A limiting case in which a class of object changes its nature so as to belong to another, usually simpler, class. For example, the point is a degenerate case of the circle as the radius approaches 0, and the circle is a degenerate form of an ellipse as the eccentricity approaches 0. Another example is the two identical roots of the second-order polynomial (x-1)^2. Since the n roots of an nth degree polynomial are usually distinct, roots which coincide are said to be degenerate. Degenerate cases often require special treatment in numerical and analytical solutions. For example, a simple search for both roots of the above equation would find only a single one: 1.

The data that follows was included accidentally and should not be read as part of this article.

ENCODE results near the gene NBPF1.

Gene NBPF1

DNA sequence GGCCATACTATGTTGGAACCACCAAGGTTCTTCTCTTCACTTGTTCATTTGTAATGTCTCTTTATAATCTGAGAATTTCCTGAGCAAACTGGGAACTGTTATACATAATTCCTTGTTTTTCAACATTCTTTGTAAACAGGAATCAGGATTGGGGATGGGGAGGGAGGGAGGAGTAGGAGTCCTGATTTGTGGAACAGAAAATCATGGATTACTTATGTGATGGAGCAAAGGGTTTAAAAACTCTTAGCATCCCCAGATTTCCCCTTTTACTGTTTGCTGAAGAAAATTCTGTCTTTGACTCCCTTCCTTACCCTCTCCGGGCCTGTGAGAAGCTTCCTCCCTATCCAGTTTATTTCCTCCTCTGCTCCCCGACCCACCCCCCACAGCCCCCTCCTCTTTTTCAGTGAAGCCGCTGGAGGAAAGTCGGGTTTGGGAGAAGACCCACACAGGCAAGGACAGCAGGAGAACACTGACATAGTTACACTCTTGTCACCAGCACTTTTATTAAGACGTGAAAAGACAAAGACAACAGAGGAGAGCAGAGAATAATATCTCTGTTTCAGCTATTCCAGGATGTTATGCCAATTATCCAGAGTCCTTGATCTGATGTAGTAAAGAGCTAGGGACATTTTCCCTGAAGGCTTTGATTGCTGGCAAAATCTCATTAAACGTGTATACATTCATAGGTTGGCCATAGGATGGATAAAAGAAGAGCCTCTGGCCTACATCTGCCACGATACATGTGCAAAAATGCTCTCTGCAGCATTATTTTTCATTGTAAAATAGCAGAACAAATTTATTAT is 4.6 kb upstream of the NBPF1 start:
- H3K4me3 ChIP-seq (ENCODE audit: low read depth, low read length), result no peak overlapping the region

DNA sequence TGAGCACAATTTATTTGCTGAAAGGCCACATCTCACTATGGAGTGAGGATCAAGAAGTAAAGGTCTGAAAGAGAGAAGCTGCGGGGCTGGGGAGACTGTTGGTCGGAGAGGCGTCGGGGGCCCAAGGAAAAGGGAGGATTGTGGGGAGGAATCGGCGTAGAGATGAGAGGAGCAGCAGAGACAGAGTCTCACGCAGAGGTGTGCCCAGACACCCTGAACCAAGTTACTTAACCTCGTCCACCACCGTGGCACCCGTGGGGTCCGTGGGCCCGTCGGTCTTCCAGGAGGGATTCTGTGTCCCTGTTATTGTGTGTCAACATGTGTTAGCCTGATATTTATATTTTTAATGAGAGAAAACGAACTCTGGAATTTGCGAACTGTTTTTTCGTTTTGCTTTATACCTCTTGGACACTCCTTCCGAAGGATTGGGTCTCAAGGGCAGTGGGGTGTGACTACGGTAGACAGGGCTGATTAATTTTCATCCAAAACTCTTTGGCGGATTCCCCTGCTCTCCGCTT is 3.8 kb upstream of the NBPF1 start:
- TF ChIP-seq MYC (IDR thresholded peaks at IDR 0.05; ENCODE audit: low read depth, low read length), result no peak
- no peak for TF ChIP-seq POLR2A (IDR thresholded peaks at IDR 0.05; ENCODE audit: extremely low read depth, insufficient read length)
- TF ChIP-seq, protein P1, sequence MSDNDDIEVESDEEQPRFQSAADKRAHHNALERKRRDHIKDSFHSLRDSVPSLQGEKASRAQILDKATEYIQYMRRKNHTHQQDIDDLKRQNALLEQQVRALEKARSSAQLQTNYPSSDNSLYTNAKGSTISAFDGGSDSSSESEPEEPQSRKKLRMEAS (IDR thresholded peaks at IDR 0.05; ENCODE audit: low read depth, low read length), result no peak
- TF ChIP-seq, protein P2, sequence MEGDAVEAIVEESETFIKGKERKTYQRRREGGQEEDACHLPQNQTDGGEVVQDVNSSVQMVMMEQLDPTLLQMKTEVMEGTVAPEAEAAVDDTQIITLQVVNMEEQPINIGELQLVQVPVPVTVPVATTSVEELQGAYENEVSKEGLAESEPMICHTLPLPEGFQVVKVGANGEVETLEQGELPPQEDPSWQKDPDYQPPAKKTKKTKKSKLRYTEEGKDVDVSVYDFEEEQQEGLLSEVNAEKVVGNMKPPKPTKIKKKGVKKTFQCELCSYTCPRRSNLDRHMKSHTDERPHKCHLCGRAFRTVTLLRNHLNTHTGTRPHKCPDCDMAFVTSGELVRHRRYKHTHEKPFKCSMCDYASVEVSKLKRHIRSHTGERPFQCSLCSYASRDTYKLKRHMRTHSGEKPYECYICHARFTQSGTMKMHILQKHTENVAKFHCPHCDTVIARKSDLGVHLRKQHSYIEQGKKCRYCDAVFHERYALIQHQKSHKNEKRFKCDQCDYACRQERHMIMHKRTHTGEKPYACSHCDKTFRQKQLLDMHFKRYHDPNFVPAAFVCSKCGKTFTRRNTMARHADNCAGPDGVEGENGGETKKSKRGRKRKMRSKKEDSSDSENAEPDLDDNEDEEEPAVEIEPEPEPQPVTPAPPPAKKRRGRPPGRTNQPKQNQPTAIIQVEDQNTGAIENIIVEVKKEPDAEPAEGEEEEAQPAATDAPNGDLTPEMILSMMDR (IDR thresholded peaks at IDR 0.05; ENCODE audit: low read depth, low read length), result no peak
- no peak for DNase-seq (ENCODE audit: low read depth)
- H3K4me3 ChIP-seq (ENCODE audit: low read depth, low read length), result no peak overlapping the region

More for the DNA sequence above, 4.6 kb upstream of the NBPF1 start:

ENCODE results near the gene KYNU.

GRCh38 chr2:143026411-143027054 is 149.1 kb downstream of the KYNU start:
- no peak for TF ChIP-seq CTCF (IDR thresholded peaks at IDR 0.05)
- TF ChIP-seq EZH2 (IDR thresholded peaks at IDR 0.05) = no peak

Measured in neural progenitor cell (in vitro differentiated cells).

The word degenerate also has several very specific and technical meanings in different branches of mathematics.

See also

Monster-Barring, Multiple Root, Pathological, Trivial

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Arfken, G. Mathematical Methods for Physicists, 3rd ed. Orlando, FL: Academic Press, pp. 513-514, 1985.

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Cite this as:

Weisstein, Eric W. "Degenerate." From MathWorld--A Wolfram Web Resource.

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